The day before my husband and I flew to Ethiopia to meet our new two-year-old daughter and three-year-old son, we needed to fulfill one last adoption agency requirement: a full day of training on “adopting the older child.” I will always be grateful to our instructors, a pair of veteran adoptive moms, who candidly offered up their knowledge, insight, and even a few of their regrets.
“Looking back, I wish I hadn’t shared so much of my child’s personal history with others,” one of our teachers confessed. “If I could do it over, I’d be much more discreet.”
Let Your Child Tell Their Story
Respecting your adopted child’s privacy emerged as the key topic that day. “Your child didn’t choose to be adopted,” we were told. “At least let her control who gets to hear her story, and when they get to hear it.”
Today, as the mother of two preteens and a teenage daughter (also adopted), that old advice remains resonant. We’ve always talked openly at home about the lives our children lived before joining our family, but my husband and I have mastered the art of politely deflecting questions from curious outsiders, and we let our kids choose who is privy to their most personal information.
Managing Online Privacy
But what if you’re a proud mom or dad who just wants to blog and share photos with friends and family for fun? Or a struggling parent who wants to connect with other adoptive families dealing with the same issues? One thorny topic our teachers didn’t address back in 2006 was managing privacy online.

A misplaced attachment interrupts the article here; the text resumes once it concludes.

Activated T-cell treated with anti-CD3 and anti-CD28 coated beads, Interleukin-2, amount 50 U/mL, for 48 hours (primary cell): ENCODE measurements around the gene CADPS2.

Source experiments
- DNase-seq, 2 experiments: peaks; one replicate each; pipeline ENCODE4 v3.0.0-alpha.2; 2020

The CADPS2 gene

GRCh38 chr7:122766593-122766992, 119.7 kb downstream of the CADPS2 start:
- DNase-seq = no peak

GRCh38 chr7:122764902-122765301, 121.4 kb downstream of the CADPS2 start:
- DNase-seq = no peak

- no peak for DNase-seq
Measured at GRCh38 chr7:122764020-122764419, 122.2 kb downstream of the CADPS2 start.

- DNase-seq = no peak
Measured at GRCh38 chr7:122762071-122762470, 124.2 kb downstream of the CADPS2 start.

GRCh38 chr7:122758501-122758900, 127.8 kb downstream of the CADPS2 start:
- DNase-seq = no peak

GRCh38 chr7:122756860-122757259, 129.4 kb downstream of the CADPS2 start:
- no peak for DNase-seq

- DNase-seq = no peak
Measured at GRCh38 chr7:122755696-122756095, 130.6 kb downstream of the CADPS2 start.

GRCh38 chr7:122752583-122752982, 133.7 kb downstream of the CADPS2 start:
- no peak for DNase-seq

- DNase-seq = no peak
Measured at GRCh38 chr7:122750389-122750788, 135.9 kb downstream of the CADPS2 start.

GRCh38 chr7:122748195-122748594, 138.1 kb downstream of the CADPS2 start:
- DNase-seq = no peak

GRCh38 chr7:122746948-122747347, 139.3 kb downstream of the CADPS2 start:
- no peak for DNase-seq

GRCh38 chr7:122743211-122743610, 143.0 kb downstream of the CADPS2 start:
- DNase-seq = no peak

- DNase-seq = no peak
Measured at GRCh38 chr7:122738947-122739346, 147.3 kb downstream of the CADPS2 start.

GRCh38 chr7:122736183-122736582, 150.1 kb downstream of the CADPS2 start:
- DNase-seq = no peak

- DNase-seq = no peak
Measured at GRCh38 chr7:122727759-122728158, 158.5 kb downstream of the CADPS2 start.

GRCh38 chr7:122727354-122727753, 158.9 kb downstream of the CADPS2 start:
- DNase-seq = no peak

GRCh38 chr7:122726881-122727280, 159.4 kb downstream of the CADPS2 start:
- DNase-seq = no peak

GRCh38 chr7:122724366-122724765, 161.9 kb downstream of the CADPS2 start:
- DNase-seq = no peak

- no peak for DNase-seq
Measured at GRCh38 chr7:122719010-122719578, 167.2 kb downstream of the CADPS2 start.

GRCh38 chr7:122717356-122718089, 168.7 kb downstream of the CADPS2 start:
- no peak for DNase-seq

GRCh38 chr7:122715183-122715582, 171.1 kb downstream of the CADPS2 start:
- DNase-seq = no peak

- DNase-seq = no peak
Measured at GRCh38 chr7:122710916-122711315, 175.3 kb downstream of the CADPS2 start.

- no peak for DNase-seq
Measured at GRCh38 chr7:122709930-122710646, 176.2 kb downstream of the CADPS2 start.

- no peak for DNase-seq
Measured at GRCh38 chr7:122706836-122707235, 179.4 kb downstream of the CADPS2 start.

Even if you think that no one beyond your inner circle will ever read your little adoption blog or follow your tweets, it’s wise to keep in mind that once an anecdote about your son or a snapshot of your daughter is released on the Internet, you have lost control of it forever. The safest option for parents is finding an online platform with clear privacy controls: a secret, invitation-only Facebook group; a password-protected blog; a secure CaringBridge website; or simply an old-fashioned email sent only to people you personally know.
Advice for New Adoptive Parents
We live in a time in which privacy is shrinking, and while it may be tempting to share every cute photo of your child on Instagram, or to crowd source solutions to every parenting quandary on your Facebook page, your first priority should always be making choices that nurture and promote a loving and respectful relationship with your child. I encourage you to follow the great advice that I received as a new adoptive parent and as your child grows, let them take an active role in determining how their story is told and shared.
Sharon Van Epps is a writer whose work has appeared in The Sun, Adoptive Families, Huffington Post, and Motherlode at The New York Times. She blogs about adoption at Be Bold or Go Home and
What Things Are True: The Good, the Bad, and the Beautiful in the World of International Adoption. You can find her on Twitter @sharonvanepps.